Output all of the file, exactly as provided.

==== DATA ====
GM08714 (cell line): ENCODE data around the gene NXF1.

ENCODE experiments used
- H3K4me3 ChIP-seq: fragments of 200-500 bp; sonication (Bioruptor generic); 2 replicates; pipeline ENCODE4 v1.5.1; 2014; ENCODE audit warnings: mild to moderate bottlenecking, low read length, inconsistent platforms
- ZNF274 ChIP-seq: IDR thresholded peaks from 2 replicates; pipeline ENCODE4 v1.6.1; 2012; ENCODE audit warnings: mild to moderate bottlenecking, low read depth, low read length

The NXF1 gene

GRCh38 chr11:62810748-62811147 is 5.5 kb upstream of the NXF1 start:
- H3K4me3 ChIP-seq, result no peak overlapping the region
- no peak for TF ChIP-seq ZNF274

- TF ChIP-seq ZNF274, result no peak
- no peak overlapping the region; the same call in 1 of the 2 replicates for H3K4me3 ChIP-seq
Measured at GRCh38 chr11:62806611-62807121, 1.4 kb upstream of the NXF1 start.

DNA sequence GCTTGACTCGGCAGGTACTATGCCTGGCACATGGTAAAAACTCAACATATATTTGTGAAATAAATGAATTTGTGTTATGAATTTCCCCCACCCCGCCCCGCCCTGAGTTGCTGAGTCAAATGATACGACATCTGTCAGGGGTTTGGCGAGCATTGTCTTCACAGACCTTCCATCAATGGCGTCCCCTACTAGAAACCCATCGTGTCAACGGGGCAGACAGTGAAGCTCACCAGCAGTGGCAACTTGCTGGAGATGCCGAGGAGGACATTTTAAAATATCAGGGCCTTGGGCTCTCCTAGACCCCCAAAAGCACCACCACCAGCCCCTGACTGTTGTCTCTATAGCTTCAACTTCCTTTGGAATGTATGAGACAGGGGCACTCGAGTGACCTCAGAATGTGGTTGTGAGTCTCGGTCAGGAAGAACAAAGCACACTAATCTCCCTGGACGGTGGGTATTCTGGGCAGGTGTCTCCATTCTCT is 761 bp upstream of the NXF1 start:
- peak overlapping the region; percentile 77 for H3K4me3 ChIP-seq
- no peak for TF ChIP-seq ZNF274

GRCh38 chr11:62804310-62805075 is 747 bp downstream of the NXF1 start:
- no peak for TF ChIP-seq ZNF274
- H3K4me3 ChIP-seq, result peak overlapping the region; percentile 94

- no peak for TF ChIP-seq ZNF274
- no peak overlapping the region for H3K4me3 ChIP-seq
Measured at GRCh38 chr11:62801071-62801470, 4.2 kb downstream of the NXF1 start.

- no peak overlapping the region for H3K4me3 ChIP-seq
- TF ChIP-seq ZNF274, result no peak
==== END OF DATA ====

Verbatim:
GM08714 (cell line): ENCODE data around the gene NXF1.

ENCODE experiments used
- H3K4me3 ChIP-seq: fragments of 200-500 bp; sonication (Bioruptor generic); 2 replicates; pipeline ENCODE4 v1.5.1; 2014; ENCODE audit warnings: mild to moderate bottlenecking, low read length, inconsistent platforms
- ZNF274 ChIP-seq: IDR thresholded peaks from 2 replicates; pipeline ENCODE4 v1.6.1; 2012; ENCODE audit warnings: mild to moderate bottlenecking, low read depth, low read length

The NXF1 gene

GRCh38 chr11:62810748-62811147 is 5.5 kb upstream of the NXF1 start:
- H3K4me3 ChIP-seq, result no peak overlapping the region
- no peak for TF ChIP-seq ZNF274

- TF ChIP-seq ZNF274, result no peak
- no peak overlapping the region; the same call in 1 of the 2 replicates for H3K4me3 ChIP-seq
Measured at GRCh38 chr11:62806611-62807121, 1.4 kb upstream of the NXF1 start.

DNA sequence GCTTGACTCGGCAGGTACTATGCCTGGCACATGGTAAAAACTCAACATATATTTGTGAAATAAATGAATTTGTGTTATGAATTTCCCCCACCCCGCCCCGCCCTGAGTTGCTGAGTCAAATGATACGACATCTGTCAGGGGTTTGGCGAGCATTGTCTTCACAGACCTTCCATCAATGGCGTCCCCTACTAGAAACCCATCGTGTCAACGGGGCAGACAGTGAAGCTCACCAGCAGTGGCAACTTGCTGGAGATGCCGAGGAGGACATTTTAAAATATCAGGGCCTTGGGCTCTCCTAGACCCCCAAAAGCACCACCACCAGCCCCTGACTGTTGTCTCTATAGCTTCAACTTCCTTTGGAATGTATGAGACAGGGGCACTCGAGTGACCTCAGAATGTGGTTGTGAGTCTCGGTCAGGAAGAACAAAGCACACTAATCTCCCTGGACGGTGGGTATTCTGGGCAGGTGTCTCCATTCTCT is 761 bp upstream of the NXF1 start:
- peak overlapping the region; percentile 77 for H3K4me3 ChIP-seq
- no peak for TF ChIP-seq ZNF274

GRCh38 chr11:62804310-62805075 is 747 bp downstream of the NXF1 start:
- no peak for TF ChIP-seq ZNF274
- H3K4me3 ChIP-seq, result peak overlapping the region; percentile 94

- no peak for TF ChIP-seq ZNF274
- no peak overlapping the region for H3K4me3 ChIP-seq
Measured at GRCh38 chr11:62801071-62801470, 4.2 kb downstream of the NXF1 start.

- no peak overlapping the region for H3K4me3 ChIP-seq
- TF ChIP-seq ZNF274, result no peak